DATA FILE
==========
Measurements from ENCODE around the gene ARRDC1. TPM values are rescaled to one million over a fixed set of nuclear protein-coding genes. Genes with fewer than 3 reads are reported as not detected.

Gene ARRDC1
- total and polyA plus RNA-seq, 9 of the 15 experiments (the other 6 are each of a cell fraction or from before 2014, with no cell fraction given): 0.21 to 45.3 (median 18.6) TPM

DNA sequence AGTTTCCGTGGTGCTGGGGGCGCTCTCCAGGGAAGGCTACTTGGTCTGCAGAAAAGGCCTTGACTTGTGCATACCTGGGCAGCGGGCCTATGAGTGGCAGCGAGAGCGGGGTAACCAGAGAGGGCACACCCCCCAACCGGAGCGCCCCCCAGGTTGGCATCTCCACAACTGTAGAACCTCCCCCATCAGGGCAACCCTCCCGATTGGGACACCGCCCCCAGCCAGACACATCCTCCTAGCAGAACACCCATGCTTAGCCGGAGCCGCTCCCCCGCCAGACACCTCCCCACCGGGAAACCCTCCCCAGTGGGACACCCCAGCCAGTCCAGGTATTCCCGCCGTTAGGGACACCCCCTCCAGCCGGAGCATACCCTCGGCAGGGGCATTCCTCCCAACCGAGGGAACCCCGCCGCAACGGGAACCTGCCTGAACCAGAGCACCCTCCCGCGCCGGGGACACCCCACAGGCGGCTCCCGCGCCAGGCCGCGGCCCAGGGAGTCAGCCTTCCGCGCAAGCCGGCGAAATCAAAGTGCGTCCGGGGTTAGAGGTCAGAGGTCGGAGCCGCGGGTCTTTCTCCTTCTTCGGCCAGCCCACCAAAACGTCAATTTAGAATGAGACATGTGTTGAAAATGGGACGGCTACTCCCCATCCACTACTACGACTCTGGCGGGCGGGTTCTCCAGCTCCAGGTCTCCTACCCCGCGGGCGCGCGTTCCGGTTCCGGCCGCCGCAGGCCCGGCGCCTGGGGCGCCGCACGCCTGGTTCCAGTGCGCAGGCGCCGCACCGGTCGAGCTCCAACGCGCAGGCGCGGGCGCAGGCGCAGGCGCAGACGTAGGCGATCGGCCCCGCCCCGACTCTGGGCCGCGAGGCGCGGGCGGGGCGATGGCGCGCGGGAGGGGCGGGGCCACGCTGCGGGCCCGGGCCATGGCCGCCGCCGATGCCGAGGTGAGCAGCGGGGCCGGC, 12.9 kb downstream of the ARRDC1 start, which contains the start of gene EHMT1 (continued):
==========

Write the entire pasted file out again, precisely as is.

Measurements from ENCODE around the gene ARRDC1. TPM values are rescaled to one million over a fixed set of nuclear protein-coding genes. Genes with fewer than 3 reads are reported as not detected.

Gene ARRDC1
- total and polyA plus RNA-seq, 9 of the 15 experiments (the other 6 are each of a cell fraction or from before 2014, with no cell fraction given): 0.21 to 45.3 (median 18.6) TPM

DNA sequence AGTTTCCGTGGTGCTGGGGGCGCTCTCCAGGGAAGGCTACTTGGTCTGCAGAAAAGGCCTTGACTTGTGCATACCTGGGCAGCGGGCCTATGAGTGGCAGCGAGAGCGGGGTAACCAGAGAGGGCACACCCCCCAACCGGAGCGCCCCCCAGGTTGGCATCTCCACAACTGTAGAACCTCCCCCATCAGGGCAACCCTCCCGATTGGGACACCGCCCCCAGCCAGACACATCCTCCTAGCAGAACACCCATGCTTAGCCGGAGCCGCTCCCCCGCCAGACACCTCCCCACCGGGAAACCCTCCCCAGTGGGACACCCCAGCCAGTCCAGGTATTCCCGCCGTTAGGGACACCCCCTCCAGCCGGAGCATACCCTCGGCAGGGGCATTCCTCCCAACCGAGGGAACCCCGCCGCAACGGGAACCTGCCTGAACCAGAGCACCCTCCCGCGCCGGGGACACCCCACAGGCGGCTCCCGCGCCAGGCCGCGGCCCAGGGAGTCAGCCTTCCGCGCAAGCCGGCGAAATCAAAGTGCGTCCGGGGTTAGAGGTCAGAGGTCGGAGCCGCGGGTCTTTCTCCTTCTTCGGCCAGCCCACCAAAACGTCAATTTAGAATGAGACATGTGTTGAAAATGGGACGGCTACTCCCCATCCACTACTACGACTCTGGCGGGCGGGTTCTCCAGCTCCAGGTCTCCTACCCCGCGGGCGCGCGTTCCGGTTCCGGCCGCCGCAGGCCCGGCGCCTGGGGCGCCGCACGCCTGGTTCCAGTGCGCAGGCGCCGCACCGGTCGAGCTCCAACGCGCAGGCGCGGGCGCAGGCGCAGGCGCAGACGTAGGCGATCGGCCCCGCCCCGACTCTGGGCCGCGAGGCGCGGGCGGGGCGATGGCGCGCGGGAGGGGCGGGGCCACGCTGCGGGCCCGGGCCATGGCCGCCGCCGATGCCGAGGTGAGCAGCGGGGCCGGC, 12.9 kb downstream of the ARRDC1 start, which contains the start of gene EHMT1 (continued):